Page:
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On April 2ndthe Dartmouth College Library continued its annual tradition of hosting student visitors as a part of Career CLiC’s Job Shadow Day, an event started in 1999 that has connected 160 schools to over 1,200 employers in New Hampshire and Vermont. This year, Rauner Special Collections Library had the pleasure of introducing three energetic and studious 8th graders from Lebanon Middle, Cornish Middle, and Crossroads Academy to research with primary source materials and rare books. 

Rauner staff Jaime Eeg, Edward Connery Lathem ’51 Special Collections Fellow, andMyranda Fuentes, Institutional History Research Specialist, began the morning with a transcription exercise using letters dating back to the 16th, 18th, and 19th centuries. After deciphering each of their letters, the students came together as a group to transcribe 1794 letter from George Washington to Alexander Hamilton.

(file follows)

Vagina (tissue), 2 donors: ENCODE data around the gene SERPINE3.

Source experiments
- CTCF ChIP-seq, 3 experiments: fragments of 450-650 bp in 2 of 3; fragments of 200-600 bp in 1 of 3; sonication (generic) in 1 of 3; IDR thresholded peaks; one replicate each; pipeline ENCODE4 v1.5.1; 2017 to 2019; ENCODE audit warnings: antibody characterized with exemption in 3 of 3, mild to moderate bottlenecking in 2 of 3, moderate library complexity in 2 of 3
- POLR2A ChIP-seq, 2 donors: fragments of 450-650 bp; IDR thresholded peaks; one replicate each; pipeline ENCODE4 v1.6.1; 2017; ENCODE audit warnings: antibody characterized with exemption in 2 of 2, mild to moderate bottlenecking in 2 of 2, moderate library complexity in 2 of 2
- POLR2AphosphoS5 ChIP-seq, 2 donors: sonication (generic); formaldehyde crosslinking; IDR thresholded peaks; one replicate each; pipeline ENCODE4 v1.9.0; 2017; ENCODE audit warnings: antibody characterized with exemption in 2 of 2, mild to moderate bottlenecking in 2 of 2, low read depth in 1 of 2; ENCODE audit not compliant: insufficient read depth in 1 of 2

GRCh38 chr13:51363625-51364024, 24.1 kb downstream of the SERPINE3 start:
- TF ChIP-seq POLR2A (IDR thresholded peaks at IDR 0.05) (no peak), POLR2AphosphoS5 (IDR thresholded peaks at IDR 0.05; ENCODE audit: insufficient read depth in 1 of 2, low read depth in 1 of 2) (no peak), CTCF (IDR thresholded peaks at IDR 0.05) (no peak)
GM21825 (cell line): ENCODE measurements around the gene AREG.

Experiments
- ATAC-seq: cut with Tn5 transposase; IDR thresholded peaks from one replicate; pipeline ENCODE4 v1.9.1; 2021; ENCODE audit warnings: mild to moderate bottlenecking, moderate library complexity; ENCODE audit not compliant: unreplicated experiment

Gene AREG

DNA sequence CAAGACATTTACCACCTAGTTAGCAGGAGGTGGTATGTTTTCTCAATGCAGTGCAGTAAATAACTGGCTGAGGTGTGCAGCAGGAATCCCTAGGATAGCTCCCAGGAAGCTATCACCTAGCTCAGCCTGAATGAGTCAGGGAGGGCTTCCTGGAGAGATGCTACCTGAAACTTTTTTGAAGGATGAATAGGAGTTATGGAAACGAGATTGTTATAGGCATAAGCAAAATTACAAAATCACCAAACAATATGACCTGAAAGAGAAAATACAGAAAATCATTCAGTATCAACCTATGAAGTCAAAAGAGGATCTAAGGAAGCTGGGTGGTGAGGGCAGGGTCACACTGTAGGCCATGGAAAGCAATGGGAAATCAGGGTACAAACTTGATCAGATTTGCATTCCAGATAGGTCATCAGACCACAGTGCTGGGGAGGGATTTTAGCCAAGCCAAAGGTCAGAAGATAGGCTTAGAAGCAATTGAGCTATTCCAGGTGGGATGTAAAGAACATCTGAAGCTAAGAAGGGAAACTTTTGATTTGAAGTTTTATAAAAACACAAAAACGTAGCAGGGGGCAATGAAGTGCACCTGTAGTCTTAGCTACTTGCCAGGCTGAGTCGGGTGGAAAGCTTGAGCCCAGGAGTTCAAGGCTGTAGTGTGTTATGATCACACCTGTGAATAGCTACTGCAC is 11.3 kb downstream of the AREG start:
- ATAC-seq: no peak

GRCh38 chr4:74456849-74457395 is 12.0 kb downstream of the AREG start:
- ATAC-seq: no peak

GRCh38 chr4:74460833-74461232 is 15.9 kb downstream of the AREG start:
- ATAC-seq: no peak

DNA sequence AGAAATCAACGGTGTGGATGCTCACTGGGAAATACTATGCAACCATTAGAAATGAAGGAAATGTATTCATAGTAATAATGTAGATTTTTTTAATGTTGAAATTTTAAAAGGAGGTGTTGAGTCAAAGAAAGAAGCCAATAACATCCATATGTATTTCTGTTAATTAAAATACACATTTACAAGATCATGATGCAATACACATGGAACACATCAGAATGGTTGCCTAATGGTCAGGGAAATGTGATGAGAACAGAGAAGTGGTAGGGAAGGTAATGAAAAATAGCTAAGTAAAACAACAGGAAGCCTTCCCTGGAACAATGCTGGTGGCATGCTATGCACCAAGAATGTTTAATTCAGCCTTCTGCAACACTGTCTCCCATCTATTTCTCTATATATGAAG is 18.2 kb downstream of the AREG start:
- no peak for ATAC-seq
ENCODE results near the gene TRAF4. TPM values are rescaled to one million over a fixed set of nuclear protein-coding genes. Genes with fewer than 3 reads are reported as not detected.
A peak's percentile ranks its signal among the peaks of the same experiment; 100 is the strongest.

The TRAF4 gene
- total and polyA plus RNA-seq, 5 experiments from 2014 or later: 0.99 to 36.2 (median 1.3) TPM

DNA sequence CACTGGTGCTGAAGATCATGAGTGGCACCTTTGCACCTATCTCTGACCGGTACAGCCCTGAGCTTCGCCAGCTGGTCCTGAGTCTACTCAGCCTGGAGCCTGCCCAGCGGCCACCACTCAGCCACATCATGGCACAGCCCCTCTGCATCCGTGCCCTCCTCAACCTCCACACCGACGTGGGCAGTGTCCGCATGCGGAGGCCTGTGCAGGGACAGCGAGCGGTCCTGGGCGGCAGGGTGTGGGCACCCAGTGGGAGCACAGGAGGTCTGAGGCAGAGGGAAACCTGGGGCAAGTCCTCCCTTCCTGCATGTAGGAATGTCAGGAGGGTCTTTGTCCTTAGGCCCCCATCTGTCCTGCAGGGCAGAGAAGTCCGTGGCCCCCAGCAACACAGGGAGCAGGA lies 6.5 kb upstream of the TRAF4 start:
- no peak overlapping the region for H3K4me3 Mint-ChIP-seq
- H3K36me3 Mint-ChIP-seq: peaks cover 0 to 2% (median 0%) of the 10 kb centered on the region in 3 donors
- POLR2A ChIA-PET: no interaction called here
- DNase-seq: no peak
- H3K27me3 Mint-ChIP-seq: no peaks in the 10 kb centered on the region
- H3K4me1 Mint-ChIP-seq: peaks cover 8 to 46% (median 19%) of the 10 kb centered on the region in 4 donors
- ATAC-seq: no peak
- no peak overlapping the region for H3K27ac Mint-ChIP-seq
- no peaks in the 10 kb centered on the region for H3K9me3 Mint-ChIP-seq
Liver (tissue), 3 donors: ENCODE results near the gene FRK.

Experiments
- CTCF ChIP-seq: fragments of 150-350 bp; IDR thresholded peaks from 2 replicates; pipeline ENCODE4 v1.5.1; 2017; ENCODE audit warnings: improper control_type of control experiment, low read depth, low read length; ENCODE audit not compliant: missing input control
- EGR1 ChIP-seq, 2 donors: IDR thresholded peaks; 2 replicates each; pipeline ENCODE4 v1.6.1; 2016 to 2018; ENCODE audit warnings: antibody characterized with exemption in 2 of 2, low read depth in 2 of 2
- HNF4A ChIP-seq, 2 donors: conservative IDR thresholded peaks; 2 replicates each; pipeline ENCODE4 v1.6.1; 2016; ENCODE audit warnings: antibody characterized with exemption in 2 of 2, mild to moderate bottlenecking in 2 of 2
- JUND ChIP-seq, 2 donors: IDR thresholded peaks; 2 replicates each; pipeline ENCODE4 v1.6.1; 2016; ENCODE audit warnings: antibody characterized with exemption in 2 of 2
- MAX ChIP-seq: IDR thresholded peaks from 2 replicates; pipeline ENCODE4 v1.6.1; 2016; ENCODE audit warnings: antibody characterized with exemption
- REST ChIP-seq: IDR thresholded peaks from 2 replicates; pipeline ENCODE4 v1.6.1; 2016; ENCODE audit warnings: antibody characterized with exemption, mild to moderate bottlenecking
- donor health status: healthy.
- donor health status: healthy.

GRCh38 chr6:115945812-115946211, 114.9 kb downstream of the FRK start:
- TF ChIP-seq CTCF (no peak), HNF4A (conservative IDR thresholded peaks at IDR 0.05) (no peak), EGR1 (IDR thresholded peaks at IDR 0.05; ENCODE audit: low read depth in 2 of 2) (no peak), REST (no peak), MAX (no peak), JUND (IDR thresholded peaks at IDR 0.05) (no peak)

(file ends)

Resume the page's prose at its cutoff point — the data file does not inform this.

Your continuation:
Students followed Jaime and Myranda into Rauner’s closed stacks to learn about the college archives and the Dartmouth College Library's numerous manuscript and rare book collections. Alex Liston, Oral History Specialist, joined the group to introduce the students to our recently-acquired volumes of Gardner’s photographic sketch books of the American Civil War. The stacks tour was arguably the most fun part of the morning, as both library staff and the visiting students got carried away selecting progressively cooler materials from the shelves, from illuminated manuscripts, to Shakespeare’s 1st folio, to the original manuscript of Robert May’s Rudolph the Red-Nosed Reindeer. 

During their visit, the students never ran out of questions, which ranged from questions about specific materials or period in history to more broad questions about information accessibility. As we dropped students off for a pizza lunch, one student remarked, “That was so much fun!” Perhaps a future special collections librarian was born in the stacks on Tuesday! 

Written by Myranda Fuentes, Institutional History Research Specialist, and Jaime Eeg, Edward Connery Lathem '51 Special Collections Fellow.